Dealer snaps up Edwardian beauty for £380,000
A re-discovered major Edwardian artwork yesterday sold for £380,000 – almost double its estimate – at an auction in the Westcountry.
The 1909 picture, titled Summer Idleness: Day Dreams, depicts a voluptuous Mediterranean beauty in a purple dress resting languorously upon a marble bench.
It was painted with meticulous attention to detail by the celebrated but tragic artist John William Godward, who took his own life in 1922.
The painting last passed through an auction house at Christie's in London in 1937 when it made just under £70, barely half of what the painting would have made during the artist's own lifetime.
Business Cards From Only £10.95 Delivered www.myprint-247.co.ukView details
Our heavyweight cards have FREE UV silk coating, FREE next day delivery & VAT included. Choose from 1000's of pre-designed templates or upload your own artwork. Orders dispatched within 24hrs.
Terms: Visit our site for more products: Business Cards, Compliment Slips, Letterheads, Leaflets, Postcards, Posters & much more. All items are free next day delivery. www.myprint-247.co.uk
Contact: 01858 468192
Valid until: Friday, May 31 2013
It was then bought "on impulse" by the seller's mother from Harrods in 1957 for £100.
But the painting created a much bigger stir went it went up for sale at auction at Lawrences Auctioneers in Crewkerne yesterday, quickly surpassing its top estimate of £200,000. It was eventually bought for £380,000, including the buyer's premium, by a London dealer after some determined telephone bidding from other prospective buyers in Britain and America.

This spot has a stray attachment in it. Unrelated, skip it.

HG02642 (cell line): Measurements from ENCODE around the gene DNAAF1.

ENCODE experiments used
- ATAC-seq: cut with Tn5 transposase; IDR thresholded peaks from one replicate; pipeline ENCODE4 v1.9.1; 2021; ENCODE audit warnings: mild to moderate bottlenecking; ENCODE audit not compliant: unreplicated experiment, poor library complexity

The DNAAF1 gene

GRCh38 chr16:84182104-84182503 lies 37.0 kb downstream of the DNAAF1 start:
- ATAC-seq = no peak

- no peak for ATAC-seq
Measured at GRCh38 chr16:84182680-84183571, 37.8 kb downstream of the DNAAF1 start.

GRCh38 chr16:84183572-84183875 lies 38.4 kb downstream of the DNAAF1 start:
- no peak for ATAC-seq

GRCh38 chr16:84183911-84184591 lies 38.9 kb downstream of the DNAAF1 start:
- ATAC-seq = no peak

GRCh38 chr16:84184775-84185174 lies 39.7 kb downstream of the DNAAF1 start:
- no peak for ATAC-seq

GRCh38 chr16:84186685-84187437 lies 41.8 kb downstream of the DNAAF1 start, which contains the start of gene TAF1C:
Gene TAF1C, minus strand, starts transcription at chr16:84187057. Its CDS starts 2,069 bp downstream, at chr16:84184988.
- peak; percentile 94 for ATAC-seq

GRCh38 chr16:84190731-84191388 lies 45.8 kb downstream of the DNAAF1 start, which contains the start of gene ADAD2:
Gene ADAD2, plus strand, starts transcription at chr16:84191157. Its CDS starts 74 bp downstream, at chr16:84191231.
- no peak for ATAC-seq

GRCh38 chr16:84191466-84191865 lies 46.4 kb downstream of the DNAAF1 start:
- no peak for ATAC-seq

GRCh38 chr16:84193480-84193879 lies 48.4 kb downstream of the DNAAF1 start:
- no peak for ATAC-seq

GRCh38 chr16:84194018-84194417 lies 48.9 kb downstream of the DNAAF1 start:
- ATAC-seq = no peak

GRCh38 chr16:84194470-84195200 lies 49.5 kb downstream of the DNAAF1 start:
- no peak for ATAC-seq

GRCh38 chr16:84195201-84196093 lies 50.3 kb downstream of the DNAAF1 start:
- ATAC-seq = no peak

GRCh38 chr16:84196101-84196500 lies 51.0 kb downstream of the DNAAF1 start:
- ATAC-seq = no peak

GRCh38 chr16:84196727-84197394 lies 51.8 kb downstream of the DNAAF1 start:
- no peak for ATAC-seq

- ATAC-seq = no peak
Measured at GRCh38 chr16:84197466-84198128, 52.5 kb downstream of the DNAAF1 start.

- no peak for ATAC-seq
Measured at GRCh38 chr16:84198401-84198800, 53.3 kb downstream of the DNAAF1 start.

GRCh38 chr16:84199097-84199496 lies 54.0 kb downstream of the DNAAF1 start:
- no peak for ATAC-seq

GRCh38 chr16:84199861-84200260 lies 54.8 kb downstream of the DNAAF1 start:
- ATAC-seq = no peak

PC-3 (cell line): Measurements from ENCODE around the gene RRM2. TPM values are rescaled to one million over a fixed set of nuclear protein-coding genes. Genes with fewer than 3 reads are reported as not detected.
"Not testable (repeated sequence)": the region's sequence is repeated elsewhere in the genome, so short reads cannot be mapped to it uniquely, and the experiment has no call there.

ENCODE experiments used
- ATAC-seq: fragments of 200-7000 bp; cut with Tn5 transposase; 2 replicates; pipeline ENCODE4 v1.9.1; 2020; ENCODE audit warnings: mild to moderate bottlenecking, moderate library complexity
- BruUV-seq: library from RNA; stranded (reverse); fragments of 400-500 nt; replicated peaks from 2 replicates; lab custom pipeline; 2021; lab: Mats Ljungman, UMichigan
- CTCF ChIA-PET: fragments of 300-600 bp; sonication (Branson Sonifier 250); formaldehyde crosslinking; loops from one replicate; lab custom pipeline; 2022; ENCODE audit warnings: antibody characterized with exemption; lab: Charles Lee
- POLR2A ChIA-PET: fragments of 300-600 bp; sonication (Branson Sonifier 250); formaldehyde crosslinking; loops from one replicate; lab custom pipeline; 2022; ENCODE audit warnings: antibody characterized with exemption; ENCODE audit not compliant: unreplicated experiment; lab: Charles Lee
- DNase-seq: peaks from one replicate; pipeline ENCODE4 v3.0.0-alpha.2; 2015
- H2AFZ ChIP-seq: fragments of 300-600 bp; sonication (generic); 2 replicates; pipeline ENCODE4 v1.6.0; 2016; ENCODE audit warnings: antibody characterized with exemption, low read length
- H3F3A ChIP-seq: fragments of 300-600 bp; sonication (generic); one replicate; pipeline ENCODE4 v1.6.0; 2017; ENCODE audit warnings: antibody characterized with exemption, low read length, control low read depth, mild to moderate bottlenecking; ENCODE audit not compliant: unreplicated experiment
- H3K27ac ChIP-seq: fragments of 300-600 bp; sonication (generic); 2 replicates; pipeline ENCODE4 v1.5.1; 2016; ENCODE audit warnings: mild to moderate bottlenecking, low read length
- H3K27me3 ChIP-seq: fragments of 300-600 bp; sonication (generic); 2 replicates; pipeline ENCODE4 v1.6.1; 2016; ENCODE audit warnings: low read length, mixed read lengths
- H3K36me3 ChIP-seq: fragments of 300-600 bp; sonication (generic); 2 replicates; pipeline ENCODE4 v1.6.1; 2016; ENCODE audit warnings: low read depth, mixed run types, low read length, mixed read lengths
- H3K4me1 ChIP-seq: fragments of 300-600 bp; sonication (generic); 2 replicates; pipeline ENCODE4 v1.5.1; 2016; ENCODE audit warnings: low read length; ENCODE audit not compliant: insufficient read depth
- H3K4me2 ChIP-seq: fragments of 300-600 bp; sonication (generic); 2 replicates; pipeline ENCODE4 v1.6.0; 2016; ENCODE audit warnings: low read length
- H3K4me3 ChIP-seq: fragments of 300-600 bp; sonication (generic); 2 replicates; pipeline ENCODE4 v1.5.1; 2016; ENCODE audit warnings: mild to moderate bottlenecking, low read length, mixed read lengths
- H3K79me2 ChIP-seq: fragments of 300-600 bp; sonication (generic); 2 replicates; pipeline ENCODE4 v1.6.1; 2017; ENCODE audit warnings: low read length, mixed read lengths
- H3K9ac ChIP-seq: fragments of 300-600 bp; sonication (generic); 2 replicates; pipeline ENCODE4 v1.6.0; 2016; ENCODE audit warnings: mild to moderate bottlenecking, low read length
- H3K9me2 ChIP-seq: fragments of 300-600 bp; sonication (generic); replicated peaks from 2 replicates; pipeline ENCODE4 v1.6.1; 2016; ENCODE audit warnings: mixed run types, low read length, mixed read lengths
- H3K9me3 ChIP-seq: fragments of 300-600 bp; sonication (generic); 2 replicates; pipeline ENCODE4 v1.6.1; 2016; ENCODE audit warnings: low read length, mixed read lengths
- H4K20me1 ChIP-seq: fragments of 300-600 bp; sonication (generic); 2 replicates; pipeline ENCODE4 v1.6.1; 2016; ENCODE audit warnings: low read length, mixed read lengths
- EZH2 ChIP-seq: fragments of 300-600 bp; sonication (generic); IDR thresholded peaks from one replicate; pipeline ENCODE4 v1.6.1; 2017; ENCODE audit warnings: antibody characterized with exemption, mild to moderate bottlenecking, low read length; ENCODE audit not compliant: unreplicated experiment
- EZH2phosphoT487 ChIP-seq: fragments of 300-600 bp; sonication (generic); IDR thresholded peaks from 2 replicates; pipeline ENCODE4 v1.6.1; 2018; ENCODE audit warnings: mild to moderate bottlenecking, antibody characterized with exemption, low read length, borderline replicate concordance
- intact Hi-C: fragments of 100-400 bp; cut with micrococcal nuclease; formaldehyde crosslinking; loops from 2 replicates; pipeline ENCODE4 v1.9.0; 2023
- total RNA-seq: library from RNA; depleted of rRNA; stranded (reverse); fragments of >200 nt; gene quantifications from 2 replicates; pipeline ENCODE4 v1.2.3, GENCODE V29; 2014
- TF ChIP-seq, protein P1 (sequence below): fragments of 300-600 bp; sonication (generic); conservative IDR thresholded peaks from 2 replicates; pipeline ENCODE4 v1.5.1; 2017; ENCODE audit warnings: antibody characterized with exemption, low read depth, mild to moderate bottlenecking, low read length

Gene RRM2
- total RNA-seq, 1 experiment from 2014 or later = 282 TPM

"Godward would be astonished by this price," specialist Richard Kay said after the sale.
"Even his very finest works were making just £150 at auction during his lifetime, which equates with barely £10,000 in today's money. However, when faced with the relentless forces of modernism in art in the 1920s, Godward despaired of retaining his market and gassed himself to death over his own stove.
"His family was so shamed by this act that they cut Godward's face out of all their photograph albums.
"It is marvellous to see his work re-assessed afresh and received with such enthusiasm by collectors."